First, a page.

The Iron Age (or possibly Late Bronze Age) hillfort that once stood on Llanymynech Hill had ramparts enclosing an area of 57 hectares, making it one of the largest in Britain. In 1981, archaeological work found metal-working debris dating from the 4th century BC.
More recently, part of an Iron Age roundhouse has been discovered - beneath the 13th green on the golf course!
The area has a long history of copper and lead mining dating back to the Roman period. In fact, a hoard of 33 Roman coins dating from 30BC to 1612AD was found on top of Llanymynech Hill.
It is possible that the hillfort was where Caractacus had his last stand against the Romans in 49AD.
Llanymynech is famous for its limestone. It was used extensively as a fertiliser in the Middle Ages and as putty mortar by the Romans and Normans. The abundance of limestone at Llanymynech encouraged the building of canals, tramways and railways.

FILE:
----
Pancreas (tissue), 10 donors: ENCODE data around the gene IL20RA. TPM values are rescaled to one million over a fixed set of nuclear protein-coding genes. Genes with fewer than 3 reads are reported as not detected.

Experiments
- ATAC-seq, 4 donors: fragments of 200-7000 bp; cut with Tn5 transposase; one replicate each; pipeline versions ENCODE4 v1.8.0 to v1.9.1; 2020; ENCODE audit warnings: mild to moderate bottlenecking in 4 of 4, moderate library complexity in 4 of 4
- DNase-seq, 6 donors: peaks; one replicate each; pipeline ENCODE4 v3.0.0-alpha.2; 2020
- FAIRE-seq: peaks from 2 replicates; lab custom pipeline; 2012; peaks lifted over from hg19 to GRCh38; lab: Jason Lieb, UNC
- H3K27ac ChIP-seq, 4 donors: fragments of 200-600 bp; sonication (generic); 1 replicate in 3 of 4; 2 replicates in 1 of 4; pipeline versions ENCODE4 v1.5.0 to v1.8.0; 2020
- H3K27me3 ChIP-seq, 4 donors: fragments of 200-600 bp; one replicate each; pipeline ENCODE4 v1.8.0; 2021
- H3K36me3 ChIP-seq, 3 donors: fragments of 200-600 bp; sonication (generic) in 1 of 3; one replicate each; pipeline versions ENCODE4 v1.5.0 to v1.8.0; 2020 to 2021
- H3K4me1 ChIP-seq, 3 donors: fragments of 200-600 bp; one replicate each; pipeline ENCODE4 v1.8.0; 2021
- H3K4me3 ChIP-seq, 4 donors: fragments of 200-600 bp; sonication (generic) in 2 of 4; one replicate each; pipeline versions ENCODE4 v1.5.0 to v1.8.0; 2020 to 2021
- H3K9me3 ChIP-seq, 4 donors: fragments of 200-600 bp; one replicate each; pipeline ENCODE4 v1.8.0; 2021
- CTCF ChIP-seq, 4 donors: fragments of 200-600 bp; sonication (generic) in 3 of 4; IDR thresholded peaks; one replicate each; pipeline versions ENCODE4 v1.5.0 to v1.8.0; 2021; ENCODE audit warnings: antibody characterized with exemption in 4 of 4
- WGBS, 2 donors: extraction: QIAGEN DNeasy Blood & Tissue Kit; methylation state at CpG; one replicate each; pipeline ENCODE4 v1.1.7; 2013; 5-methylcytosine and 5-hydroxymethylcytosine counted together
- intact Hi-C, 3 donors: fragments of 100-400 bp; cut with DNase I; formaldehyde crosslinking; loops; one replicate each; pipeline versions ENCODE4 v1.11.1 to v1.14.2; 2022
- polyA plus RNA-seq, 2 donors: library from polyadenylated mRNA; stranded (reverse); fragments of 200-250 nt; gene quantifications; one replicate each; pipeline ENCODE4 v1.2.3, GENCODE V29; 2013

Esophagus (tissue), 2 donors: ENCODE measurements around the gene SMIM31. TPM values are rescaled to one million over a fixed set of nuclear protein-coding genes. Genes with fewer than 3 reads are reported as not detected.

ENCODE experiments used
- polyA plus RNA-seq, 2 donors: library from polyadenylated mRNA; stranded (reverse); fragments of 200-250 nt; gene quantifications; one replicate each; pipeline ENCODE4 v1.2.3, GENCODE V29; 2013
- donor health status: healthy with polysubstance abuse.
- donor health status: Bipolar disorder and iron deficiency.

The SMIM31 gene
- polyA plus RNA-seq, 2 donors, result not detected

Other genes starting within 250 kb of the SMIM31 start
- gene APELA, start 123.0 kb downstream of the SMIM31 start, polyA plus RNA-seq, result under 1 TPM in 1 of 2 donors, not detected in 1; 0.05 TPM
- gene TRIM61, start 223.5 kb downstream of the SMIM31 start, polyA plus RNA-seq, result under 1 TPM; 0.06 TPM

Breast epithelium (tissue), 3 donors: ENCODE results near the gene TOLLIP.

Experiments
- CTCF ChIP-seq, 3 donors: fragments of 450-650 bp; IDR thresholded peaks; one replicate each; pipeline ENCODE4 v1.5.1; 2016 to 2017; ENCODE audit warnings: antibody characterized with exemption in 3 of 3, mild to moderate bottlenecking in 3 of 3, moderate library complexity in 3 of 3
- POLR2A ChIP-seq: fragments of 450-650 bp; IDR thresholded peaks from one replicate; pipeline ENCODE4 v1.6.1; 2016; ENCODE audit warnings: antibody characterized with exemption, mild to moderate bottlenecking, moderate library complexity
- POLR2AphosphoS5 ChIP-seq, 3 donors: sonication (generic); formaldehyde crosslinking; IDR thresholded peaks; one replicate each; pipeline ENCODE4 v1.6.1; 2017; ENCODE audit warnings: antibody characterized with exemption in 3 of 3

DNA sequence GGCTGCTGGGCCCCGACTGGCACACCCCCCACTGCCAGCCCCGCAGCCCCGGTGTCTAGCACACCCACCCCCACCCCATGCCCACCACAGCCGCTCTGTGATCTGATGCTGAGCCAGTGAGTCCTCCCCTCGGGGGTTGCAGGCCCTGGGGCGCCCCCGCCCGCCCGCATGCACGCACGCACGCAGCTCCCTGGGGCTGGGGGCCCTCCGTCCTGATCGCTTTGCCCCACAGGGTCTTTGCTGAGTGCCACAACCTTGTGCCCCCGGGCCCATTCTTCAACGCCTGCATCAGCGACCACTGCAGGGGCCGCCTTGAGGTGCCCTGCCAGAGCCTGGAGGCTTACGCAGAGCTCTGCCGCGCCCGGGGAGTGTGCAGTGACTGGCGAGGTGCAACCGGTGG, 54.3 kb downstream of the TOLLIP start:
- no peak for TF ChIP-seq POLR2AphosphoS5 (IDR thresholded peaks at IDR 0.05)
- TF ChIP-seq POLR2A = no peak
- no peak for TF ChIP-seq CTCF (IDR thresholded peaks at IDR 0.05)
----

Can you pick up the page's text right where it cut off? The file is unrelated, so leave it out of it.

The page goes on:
What is now known as the Montgomery Canal reached Llanymynech around 1786. The limestone would at first have been transported to the canal by horse and cart, and later by tramway - the first of which was constructed in 1806. The tramways at Llanymynech were known as self-acting balance or gravity inclines, meaning that as one full wagon descended the incline, an empty wagon was raised back up to the quarry. A drumhouse at the top housed a haulage cable on a drum and a braking mechanism which controlled the speed of the descending wagon.
The Cambrian Railway Llanfyllin Branch opened in 1863, taking much of the lime trade from the canal. By the end of the 19th century, the use of lime in the construction industry was in decline. There was also increased competition from Portland cement, which was both stronger and more water resistant. These undoubtedly contributed to the eventual closure of the limeworks in 1914.
For more Archaeological Information on this town including a map with interactive pointers please click the link: CPAT Maps